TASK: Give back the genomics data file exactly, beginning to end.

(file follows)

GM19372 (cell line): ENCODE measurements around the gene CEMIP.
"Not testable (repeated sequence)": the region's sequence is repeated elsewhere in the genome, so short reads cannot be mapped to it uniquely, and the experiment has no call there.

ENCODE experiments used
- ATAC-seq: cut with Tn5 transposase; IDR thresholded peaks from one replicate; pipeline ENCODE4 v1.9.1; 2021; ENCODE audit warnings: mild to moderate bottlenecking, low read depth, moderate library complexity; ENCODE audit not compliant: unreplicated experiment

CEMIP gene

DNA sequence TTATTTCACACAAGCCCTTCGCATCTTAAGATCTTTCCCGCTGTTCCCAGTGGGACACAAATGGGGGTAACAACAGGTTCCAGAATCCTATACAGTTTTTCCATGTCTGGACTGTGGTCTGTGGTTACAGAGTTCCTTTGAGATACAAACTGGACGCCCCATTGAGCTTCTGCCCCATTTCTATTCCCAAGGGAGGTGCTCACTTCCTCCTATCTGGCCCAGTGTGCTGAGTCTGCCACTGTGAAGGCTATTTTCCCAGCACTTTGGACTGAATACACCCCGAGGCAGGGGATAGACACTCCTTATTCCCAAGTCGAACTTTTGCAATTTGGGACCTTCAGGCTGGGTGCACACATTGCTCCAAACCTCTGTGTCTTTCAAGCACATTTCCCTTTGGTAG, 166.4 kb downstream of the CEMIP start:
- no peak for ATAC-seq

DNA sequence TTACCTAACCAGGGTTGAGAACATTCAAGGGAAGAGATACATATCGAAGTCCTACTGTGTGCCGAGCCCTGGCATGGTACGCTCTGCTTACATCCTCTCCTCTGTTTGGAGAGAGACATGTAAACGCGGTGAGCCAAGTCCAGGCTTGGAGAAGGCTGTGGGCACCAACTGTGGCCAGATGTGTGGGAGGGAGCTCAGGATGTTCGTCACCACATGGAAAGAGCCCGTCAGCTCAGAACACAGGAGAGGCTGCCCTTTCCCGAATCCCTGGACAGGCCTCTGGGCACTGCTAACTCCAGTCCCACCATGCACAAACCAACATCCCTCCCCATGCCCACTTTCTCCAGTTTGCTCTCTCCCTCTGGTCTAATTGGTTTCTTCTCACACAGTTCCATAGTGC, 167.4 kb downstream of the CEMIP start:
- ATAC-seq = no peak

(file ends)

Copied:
GM19372 (cell line): ENCODE measurements around the gene CEMIP.
"Not testable (repeated sequence)": the region's sequence is repeated elsewhere in the genome, so short reads cannot be mapped to it uniquely, and the experiment has no call there.

ENCODE experiments used
- ATAC-seq: cut with Tn5 transposase; IDR thresholded peaks from one replicate; pipeline ENCODE4 v1.9.1; 2021; ENCODE audit warnings: mild to moderate bottlenecking, low read depth, moderate library complexity; ENCODE audit not compliant: unreplicated experiment

CEMIP gene

DNA sequence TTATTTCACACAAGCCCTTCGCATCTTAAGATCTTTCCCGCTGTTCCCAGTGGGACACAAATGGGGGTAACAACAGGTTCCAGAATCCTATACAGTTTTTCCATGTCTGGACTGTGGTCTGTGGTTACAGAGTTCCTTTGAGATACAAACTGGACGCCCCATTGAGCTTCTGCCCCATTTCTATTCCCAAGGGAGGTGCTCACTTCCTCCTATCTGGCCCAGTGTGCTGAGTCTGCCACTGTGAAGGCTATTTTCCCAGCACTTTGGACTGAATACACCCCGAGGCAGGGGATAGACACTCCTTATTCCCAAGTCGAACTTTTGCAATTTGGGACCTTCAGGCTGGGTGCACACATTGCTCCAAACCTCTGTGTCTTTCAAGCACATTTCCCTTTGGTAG, 166.4 kb downstream of the CEMIP start:
- no peak for ATAC-seq

DNA sequence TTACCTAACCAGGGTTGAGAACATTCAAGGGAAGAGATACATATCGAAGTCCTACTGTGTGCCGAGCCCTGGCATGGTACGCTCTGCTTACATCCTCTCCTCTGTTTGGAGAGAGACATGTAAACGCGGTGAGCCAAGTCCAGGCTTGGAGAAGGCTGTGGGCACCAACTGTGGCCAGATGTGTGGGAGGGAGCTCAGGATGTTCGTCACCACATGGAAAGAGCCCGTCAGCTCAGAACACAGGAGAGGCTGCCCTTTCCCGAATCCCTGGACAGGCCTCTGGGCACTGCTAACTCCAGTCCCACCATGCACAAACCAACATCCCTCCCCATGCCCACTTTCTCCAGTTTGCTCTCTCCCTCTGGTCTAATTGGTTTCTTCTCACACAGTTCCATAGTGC, 167.4 kb downstream of the CEMIP start:
- ATAC-seq = no peak